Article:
“I hope we shall crush in its birth the aristocracy of our moneyed corporations which dare already to challenge our government to a trial of strength, and bid defiance to the laws of our land.” – Thomas Jefferson, 1816.
“Corporations, which should be the carefully restrained creatures of the law and servants of the people, are fast becoming the people’s masters.” – President Grover Cleveland, 1886 State of the Union Address.
Masters issue ultimatums. Masters threaten severe punishment to their servants.
For more than two centuries we the people have struggled over fundamental questions of corporate power over us and our government. Boeing’s unjust threats of massive job losses and economic devastation brings this issue home once again.
Between 2003 and 2012, Boeing pre-profits totaled $35 billion. They received $1.8 billion in federal income tax rebates (a negative 5% tax rate) and $96 million in state income tax rebates. My wife and I paid 22% in federal taxes in 2012.
In 2013, their stock price is up 73%; fourth quarter dividends up 50%. Boeing has so much spare cash that they are spending $10 billion to buy back stock, further benefiting shareholders. This should be a wonderful time for the company, its dedicated workers and the communities that have supported the company for the past 96 years.
In the midst of this enormous success, Boeing threatens our state, its workers and our communities with massive job losses. They demanded $8.7 billion in tax breaks and that union machinists give up a defined benefit pension and many other hard won gains that build the middle class in our region. Does Boeing really need this money? No! But why not make these demands?
On November 12th Governor Inslee signed the largest state business tax break in 237 years of American history. The debate lasted three days. The lightning quick response of Governor Inslee and most of the Legislature clearly shows that they believe that Boeing is their and our master.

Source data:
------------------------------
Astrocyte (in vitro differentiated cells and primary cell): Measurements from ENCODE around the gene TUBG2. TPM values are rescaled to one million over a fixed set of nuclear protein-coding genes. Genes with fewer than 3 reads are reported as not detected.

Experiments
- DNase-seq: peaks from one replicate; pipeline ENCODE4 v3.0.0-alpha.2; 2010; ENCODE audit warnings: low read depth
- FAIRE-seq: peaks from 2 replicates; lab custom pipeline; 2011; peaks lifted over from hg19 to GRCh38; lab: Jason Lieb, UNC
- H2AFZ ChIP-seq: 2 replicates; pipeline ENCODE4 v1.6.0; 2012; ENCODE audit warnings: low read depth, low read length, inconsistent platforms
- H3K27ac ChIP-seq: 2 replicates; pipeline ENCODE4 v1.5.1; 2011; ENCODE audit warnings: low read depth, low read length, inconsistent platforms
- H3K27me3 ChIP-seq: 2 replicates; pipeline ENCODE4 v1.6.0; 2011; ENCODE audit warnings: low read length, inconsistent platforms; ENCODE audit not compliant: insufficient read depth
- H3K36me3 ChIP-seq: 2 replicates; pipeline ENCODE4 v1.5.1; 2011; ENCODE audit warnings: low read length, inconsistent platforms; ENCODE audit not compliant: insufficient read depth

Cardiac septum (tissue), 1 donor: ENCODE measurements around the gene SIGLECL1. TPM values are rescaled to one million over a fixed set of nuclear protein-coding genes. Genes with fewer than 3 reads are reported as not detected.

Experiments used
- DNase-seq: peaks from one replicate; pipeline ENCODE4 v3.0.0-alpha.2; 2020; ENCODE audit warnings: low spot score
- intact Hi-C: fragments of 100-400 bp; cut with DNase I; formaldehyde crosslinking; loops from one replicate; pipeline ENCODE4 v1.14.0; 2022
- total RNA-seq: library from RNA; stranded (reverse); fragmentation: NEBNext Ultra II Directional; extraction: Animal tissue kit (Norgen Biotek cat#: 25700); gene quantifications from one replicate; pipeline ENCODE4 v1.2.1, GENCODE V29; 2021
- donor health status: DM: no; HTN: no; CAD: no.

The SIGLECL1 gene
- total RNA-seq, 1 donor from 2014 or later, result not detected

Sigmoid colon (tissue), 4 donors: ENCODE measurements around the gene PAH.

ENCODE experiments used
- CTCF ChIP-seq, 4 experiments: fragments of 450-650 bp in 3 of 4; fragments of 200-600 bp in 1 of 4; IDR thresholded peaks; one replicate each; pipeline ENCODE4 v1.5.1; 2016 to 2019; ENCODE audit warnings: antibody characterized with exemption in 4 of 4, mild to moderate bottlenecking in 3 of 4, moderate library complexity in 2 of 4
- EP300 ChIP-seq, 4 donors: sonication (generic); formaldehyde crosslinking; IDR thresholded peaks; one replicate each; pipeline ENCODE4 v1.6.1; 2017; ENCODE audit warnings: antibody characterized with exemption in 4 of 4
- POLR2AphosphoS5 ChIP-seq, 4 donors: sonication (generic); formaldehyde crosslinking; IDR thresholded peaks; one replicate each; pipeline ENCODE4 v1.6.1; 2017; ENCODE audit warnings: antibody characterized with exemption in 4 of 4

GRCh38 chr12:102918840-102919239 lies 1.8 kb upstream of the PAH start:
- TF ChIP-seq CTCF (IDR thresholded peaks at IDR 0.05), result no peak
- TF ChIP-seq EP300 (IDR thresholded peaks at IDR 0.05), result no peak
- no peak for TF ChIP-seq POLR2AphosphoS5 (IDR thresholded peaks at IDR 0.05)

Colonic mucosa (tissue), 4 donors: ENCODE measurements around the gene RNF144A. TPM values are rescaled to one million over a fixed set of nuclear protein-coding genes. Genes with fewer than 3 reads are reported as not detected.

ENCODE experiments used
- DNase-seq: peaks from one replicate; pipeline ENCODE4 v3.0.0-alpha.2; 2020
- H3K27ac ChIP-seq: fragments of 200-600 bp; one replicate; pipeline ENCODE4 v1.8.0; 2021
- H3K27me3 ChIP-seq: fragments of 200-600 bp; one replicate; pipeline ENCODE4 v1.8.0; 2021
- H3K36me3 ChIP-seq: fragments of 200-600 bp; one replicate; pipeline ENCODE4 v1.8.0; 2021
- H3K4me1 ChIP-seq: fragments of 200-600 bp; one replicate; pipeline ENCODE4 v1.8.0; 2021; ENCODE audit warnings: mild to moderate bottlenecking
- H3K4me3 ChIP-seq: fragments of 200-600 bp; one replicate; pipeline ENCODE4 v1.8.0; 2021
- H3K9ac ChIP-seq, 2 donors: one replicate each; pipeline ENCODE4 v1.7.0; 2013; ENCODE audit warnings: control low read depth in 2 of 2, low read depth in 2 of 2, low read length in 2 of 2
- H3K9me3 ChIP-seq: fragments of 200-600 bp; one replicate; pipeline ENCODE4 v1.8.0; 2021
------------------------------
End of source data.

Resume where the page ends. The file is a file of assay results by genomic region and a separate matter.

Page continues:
The union machinists refusal of Boeing’s unjust and unnecessary demands is a profile in courage and a powerful statement that they are a free people and not the servants of Boeing. They stood up for themselves, their families and our communities. They stood for a future in which powerful corporations have real responsibilities to their workers and generations to come.
Having said this, I ask: What kind of country do we want to live in? What kind of future do we want to give to our children and future generations? Have corporations become our masters?
Imagine a foreign country threatening our state and its workers, unions and communities in the following way: “We demand $8+ billion in ransom. Your workers give up much of their financial security for their old age. You must accept a reduced standard of living and less affordable health care. You have 10 days to decide. If you do not submit, we will punish you for many years. Thousand will lose their jobs. Your children’s futures will be diminished. Your communities will be damaged by the loss of jobs, income and stability. We will take away what you have fought for over the past 90 years.
“WE ARE YOUR MASTERS. YOU HAVE NO ALTERNATIVE. DO NOT DEFY US OR WE WILL PUNISH YOU.”
No foreign country would do this. But Boeing would and has. It is considered a good business practice and responsible management by some.
Is this the kind of country you want? A country with very wealthy corporations legally extorting an entire state, workers and communities with impunity. Corporations with no loyalty to those who build their success. Workers and communities more expendable than the machinery. A country of throwaway workers and communities. Growing retirement insecurity amidst fabulous wealth. Is this the best we can do as a people and country?
I ask again, Is this the kind of country we want to live in? I say no! This is our country but we live in fear of our corporate overlords. Enough of this economic tyranny. I challenge all of us to begin to think about what kind of country we want. What is our vision of a better future with greater economic security free from unjust corporate threats? What values anchor our positive vision? How do we build a new future in which we have growing security as we become wealthier as a nation?
We don’t have to accept this type of world. We must dare to dream and begin building a more just and sustainable future. More on this later.